For all those waiting to see the first horses coming into Labastide the wait can seem interminable, as the time can differ considerably depending on the terrain and the state of the weather. The welcome chug-chug of the motorbikes is finally heard in the distance and all eyes are focused on the track leading into the control area to see who are the leaders. Excitement builds as the riders stream into view, some alone, some bunched together, some at a slow gallop or trot, others being led across the line unmounted. But again, don’t assume the first horses are the leaders; they might be in front on that leg of the race but be behind the actual leaders in time calculated from the previous day. There is a mandatory 50 min rest period at this juncture, where the horses are watered and washed down, groomed, fed and vetted. And don’t be surprised to see even the first horses to arrive be disqualified for lameness or poor recovery, as this can happen after they have been over the most grueling section of the course of a long 2 day race. 50 minutes later the first horses are convened at the starting line waiting for the timers to call out their number so they can be off for the final run home.
Off they dash one after another, some with seconds between them, others minutes behind. Assistants sprint to their cars and drive off to intercept their horses at predetermined points along the course to offer water if needed. Many spectators follow on into Montcuq to witness the arrival of the horses. The excitement is definitely palatable. Hordes of viewers are massed in the square of the town, some seated in the cafés, some milling about the sidewalks and streets, all eagerly waiting for the arrival of the winner.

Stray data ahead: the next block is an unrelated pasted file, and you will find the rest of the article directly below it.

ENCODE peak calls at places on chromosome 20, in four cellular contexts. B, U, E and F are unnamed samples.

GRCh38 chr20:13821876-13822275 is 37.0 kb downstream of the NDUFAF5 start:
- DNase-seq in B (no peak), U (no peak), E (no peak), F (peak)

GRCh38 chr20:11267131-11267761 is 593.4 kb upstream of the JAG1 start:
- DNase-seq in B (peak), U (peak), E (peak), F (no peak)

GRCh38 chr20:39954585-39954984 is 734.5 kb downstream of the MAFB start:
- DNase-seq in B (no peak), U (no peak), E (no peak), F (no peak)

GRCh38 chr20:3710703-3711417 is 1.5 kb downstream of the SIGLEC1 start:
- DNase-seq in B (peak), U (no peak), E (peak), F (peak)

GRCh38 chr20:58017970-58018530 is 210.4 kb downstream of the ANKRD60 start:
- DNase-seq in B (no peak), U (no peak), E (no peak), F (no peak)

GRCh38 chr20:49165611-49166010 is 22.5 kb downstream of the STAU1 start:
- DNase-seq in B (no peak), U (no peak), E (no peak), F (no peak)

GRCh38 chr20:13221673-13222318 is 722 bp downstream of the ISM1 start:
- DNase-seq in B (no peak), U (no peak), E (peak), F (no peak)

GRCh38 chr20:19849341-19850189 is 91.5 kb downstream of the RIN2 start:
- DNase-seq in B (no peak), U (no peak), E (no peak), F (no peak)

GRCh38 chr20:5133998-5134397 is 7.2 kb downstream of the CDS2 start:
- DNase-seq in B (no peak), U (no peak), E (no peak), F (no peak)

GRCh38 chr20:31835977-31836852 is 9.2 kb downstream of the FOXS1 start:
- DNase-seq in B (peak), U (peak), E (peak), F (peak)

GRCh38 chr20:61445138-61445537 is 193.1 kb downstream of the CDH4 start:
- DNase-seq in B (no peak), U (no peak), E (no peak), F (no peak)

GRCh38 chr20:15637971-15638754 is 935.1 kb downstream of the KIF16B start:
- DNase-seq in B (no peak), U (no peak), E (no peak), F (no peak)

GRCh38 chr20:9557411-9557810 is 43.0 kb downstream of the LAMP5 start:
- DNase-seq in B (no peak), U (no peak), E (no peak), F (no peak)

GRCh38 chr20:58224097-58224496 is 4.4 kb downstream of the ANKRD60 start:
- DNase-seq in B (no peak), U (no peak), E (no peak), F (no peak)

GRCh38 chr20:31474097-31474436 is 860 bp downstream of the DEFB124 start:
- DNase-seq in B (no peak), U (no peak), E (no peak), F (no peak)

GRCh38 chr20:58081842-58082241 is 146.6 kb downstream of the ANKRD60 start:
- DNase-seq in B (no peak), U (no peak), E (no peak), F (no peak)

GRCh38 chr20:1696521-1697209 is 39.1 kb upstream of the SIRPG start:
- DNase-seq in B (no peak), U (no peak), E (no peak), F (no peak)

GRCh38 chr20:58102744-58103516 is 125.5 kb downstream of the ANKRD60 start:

To offer a better insight into what the finish is like, I will resort to the present tense here and recount a race I once experienced.
Hooves pound the earth like a drum roll, as the lead horse breaks from the start, then levels off, striding fluidly, running against the bit, along the plateau that leads much of the way to Montcuq. The second mount is on his way 1 1/2 minutes behind tracking the leader at a run stride for stride. Both horses race by their attendants refusing to pause for a drink. The leader keeps up his momentum trying to shake off the Arab mare behind, maybe break her by keeping up speed. However, ¾ of the way home that brave mare continues to trail him, now only about 15 lengths behind. The lead rider feels his horse still has a good deal left in him so lets him have more rein. With only 4 km left before the finish the leader is shocked to see the horse behind coming up on his flank at a surprising speed, then breezing by effortlessly, and gaining inexorably with his rider folded over the neck of the mare urging his mount on. 2 lengths then 5 then 10 as the new leader shakes off his rival, all the while asking his mount for more speed, which it bravely gives, digging in, propelling his rider forward and drawing away like an express train. His contender is far from disintegrating in discouragement and keeps up a furious pace trying to regain ground on the leader, hoping she will tire before the finish. The leader eases up along the tarmac, and does again as she descends down the steep trail to the valley, not wanting to take any chances, during which the challenger recklessly makes up ground. The leader is having none of it, picks up an extraordinary pace again, blazing along, widening her lead, not backing off one second.
Battering the pavement she races up the hill towards the town with no sign of weariness, her competitor some 30 lengths behind. The mare sweeps into town almost on top of the motorbike riders, who are bent low over their bikes riding at full throttle. The rider breaks free of both of them and gallops into the assembled gallery in the square amid roars of approval, shouting and delirious applause as the rider triumphantly crosses the finish line. 35 seconds later the 2nd rider crosses the line with another round of applause from the spectators.
There is no winner until the horse passes the final vetting. When the lead rider presents his horse to the vets, hush envelopes the crowd. The horse is fully examined and is then trotted by a lead, the Arab mare trotted by almost floating over the pavement then turns back to the vets, who unanimously nod their approval, at which the crowd shouts its support in an explosion of joy. The mare wins handily as her rival is later disqualified, it just couldn’t recover in the allotted time.
I have strived to show what the 2 Jours de Montcuq is all about. I hope I have succeeded and that this article stimulates the reader enough to come and witness the next running of the race, if you are a horse fancier, you won’t be disappointed.